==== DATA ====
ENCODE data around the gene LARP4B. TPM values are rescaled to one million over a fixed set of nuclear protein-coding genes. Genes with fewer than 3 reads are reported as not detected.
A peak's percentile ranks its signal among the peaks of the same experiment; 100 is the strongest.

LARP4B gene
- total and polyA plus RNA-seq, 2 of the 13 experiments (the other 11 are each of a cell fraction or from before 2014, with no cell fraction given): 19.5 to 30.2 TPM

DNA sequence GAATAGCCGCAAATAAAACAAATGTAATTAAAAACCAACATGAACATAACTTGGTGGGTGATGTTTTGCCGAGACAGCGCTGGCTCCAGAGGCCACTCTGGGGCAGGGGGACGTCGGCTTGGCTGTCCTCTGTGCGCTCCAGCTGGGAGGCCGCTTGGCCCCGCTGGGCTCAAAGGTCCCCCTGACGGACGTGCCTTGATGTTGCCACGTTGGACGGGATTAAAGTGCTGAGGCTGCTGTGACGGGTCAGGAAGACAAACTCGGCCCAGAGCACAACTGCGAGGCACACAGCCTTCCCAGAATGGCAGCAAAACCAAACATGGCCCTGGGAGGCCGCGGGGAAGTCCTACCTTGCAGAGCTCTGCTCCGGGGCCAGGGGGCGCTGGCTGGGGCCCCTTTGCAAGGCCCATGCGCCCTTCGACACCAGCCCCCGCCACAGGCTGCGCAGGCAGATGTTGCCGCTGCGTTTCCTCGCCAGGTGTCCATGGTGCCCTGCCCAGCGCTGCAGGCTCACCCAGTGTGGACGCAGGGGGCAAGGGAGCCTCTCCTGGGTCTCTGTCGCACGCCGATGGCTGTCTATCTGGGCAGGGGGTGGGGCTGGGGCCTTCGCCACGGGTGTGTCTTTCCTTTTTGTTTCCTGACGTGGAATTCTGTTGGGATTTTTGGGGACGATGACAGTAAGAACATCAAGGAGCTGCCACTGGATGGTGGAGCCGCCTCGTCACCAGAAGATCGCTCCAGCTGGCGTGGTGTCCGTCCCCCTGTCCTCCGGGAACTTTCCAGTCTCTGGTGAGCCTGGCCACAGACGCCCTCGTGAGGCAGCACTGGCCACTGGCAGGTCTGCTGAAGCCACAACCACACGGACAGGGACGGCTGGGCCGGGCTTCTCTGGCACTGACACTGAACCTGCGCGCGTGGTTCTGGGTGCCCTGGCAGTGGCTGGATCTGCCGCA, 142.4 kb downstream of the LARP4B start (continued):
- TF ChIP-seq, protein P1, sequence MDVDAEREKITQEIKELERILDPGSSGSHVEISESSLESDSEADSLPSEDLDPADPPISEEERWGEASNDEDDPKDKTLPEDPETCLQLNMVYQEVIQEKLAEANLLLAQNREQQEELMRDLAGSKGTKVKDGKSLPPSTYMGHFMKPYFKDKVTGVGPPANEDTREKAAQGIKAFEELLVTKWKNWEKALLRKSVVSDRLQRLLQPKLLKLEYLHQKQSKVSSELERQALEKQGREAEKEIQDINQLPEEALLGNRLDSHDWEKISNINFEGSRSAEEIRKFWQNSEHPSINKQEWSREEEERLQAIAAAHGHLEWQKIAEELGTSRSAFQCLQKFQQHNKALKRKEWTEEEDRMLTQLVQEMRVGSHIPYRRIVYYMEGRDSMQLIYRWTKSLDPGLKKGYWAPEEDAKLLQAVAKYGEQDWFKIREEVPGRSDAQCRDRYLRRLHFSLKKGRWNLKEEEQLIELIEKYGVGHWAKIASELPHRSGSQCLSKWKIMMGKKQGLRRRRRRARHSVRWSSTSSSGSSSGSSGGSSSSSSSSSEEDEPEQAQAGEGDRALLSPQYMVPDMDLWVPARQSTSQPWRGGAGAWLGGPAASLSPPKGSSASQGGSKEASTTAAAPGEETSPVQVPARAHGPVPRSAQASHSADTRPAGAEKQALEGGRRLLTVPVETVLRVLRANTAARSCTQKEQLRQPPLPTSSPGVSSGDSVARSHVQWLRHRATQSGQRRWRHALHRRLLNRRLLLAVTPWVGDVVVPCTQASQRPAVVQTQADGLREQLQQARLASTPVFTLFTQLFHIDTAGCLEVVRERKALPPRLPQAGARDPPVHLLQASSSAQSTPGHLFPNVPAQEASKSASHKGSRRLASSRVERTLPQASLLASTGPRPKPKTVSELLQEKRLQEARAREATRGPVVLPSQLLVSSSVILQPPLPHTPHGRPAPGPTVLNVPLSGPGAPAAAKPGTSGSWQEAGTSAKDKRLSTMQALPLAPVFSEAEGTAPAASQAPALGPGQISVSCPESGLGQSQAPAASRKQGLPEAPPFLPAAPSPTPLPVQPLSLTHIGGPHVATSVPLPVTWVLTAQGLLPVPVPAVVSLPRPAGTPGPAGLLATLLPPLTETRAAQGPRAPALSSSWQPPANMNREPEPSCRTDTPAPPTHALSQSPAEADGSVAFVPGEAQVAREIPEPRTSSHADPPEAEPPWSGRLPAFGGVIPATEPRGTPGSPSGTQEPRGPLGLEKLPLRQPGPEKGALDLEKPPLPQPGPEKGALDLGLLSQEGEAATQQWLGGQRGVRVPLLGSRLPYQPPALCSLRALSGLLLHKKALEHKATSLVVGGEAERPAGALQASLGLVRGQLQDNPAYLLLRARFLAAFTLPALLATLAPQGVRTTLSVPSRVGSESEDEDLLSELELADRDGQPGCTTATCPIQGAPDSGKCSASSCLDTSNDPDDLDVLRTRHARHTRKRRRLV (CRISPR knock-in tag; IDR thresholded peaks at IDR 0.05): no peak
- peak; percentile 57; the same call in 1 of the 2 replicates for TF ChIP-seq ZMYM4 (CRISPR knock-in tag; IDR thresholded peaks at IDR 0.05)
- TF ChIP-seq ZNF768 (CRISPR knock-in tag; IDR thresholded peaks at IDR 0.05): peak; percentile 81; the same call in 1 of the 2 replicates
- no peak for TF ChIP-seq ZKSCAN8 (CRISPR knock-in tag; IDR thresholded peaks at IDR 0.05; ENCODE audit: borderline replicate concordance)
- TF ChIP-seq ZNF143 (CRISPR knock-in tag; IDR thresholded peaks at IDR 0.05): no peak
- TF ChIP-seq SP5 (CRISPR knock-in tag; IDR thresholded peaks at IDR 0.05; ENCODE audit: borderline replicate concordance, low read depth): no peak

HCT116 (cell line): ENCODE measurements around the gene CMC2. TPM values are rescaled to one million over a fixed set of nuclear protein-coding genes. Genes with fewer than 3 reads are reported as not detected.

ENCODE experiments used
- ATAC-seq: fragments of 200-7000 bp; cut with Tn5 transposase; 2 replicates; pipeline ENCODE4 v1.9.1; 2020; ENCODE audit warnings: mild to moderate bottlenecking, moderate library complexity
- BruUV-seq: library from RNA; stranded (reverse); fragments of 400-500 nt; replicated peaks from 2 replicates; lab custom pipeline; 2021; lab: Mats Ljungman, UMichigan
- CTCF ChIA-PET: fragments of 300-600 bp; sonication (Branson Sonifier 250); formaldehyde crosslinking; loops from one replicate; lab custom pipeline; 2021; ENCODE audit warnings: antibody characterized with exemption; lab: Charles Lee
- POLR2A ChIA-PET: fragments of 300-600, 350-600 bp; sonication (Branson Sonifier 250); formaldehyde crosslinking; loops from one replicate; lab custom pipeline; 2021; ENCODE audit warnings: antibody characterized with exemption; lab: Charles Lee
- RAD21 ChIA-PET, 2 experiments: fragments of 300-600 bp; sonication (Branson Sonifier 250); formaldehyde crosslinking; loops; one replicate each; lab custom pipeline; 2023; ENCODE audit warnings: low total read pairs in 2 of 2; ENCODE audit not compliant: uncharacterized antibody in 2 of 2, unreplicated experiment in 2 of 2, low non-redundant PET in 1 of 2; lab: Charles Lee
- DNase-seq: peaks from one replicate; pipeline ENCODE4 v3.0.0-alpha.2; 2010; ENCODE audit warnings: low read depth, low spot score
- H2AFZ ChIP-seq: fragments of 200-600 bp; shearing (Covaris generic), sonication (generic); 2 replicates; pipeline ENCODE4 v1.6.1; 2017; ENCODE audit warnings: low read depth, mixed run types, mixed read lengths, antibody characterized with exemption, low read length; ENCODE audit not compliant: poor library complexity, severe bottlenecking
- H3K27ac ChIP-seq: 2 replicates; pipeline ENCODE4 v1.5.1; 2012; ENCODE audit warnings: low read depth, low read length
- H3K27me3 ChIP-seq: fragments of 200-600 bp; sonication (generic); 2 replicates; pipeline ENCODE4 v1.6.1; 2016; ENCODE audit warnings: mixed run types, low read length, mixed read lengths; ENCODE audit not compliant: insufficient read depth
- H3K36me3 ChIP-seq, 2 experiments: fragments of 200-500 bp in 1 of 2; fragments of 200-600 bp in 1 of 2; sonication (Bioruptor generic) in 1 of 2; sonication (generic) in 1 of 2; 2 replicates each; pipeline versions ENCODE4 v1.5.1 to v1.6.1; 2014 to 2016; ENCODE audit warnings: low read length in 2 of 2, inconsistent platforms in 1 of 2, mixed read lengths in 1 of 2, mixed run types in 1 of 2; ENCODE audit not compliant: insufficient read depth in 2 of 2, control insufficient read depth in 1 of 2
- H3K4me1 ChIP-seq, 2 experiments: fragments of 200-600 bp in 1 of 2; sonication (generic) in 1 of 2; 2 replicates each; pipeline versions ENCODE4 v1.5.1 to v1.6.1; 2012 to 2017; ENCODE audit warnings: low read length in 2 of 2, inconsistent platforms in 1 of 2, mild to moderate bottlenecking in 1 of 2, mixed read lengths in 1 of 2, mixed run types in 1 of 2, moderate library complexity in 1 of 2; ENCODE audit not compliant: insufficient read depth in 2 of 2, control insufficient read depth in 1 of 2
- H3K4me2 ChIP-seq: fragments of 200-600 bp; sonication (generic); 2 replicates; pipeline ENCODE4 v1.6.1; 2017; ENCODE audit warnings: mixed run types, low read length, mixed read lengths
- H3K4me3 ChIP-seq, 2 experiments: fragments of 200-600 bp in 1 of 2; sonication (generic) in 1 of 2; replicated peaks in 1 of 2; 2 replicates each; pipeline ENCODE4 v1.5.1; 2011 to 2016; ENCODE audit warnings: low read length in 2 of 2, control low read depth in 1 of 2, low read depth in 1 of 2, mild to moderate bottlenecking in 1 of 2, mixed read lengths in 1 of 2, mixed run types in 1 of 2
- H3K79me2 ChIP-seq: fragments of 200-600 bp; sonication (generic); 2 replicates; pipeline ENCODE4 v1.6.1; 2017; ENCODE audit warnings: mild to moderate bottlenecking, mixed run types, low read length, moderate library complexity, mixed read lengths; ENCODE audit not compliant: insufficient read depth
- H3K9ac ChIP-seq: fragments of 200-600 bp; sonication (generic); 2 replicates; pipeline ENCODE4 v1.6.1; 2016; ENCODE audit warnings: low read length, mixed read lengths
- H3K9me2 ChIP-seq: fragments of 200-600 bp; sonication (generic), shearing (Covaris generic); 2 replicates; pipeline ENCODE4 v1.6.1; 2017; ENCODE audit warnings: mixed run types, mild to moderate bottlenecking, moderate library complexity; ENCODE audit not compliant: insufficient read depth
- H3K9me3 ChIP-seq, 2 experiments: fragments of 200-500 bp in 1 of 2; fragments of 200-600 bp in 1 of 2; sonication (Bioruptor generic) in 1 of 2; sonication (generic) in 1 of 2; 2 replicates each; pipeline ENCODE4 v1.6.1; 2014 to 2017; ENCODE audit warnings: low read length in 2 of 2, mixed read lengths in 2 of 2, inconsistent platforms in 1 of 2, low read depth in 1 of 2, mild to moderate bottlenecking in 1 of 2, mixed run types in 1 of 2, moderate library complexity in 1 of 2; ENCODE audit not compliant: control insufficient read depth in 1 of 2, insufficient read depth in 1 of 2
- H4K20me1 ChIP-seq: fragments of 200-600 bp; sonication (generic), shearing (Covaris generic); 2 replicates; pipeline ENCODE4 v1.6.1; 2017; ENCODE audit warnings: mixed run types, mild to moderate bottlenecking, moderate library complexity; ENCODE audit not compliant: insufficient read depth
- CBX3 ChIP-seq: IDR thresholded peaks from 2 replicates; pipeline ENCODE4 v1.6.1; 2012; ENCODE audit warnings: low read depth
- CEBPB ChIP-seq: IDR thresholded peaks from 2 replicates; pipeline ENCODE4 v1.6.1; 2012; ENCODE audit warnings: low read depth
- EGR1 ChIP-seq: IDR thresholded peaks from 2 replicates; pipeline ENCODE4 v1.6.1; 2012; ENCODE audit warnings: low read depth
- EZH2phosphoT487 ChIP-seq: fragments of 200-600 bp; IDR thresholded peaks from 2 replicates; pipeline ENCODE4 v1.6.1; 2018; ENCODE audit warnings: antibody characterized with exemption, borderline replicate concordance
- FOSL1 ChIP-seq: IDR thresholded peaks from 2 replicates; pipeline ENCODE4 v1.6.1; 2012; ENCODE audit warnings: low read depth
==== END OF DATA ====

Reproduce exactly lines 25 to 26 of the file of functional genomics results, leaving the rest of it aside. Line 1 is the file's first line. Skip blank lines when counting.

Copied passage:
- H3K4me2 ChIP-seq: fragments of 200-600 bp; sonication (generic); 2 replicates; pipeline ENCODE4 v1.6.1; 2017; ENCODE audit warnings: mixed run types, low read length, mixed read lengths
- H3K4me3 ChIP-seq, 2 experiments: fragments of 200-600 bp in 1 of 2; sonication (generic) in 1 of 2; replicated peaks in 1 of 2; 2 replicates each; pipeline ENCODE4 v1.5.1; 2011 to 2016; ENCODE audit warnings: low read length in 2 of 2, control low read depth in 1 of 2, low read depth in 1 of 2, mild to moderate bottlenecking in 1 of 2, mixed read lengths in 1 of 2, mixed run types in 1 of 2